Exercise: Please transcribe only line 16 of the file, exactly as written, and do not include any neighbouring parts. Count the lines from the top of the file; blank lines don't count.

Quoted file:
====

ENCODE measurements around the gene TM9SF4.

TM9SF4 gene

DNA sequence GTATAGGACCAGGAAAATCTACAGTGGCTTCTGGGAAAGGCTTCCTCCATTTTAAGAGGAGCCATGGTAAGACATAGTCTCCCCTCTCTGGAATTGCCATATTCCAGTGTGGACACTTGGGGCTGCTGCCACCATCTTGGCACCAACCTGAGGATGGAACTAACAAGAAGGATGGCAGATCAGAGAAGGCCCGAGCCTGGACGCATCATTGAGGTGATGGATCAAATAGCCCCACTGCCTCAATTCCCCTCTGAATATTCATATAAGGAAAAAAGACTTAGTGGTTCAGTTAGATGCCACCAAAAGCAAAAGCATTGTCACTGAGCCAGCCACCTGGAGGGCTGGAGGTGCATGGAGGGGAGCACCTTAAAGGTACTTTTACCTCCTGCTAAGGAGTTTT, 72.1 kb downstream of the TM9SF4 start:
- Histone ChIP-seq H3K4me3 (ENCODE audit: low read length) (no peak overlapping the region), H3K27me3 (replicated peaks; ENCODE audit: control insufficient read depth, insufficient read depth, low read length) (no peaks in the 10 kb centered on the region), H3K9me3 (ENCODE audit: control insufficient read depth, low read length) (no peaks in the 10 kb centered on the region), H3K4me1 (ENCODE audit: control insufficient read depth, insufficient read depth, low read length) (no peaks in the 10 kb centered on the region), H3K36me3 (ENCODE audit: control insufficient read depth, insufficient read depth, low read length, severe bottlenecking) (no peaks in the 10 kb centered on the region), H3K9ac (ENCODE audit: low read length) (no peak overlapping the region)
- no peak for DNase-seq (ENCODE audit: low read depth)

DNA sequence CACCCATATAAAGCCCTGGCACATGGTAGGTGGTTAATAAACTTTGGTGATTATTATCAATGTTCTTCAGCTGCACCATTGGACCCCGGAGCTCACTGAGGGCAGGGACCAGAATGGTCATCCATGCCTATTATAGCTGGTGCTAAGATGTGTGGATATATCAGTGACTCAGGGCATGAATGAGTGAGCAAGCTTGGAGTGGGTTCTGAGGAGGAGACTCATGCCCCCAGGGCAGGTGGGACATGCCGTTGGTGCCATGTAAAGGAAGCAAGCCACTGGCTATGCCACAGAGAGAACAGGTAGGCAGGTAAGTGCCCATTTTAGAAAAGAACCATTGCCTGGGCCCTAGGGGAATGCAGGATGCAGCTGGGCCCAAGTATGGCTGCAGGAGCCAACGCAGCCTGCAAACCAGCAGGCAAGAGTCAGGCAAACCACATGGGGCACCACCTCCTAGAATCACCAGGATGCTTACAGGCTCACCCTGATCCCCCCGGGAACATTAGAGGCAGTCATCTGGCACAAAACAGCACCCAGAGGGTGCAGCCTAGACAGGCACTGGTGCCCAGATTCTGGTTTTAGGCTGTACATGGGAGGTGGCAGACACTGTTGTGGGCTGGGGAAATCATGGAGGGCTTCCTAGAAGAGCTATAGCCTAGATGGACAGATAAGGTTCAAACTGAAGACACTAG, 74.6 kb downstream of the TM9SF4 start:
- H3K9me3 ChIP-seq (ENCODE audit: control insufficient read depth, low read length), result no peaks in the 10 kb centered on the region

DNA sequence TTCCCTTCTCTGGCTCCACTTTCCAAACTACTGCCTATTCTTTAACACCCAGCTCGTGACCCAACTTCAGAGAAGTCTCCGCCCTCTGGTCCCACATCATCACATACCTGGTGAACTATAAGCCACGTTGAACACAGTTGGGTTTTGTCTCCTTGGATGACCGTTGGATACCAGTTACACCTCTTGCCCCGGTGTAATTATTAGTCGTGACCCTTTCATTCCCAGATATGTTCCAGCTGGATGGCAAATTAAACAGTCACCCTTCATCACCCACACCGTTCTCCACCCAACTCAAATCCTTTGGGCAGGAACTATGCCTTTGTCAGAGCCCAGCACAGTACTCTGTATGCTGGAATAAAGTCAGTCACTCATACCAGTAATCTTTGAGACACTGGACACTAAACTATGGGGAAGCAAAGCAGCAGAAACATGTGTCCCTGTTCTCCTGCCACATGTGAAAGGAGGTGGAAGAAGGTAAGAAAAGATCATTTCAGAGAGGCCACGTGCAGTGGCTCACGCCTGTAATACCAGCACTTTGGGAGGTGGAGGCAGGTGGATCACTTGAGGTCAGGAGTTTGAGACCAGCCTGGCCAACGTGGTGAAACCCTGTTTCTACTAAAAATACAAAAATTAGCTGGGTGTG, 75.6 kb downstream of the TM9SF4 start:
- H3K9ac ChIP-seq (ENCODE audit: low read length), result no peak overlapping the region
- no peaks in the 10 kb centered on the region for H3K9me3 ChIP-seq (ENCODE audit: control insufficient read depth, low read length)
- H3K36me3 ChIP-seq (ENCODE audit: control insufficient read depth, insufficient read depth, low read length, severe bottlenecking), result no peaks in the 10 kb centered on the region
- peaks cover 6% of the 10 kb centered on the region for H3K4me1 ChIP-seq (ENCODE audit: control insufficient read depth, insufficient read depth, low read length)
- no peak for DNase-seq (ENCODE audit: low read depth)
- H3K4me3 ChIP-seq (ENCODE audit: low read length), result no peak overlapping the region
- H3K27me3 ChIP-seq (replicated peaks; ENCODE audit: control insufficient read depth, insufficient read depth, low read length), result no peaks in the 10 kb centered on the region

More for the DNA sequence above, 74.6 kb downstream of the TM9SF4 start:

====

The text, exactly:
More for the DNA sequence above, 74.6 kb downstream of the TM9SF4 start: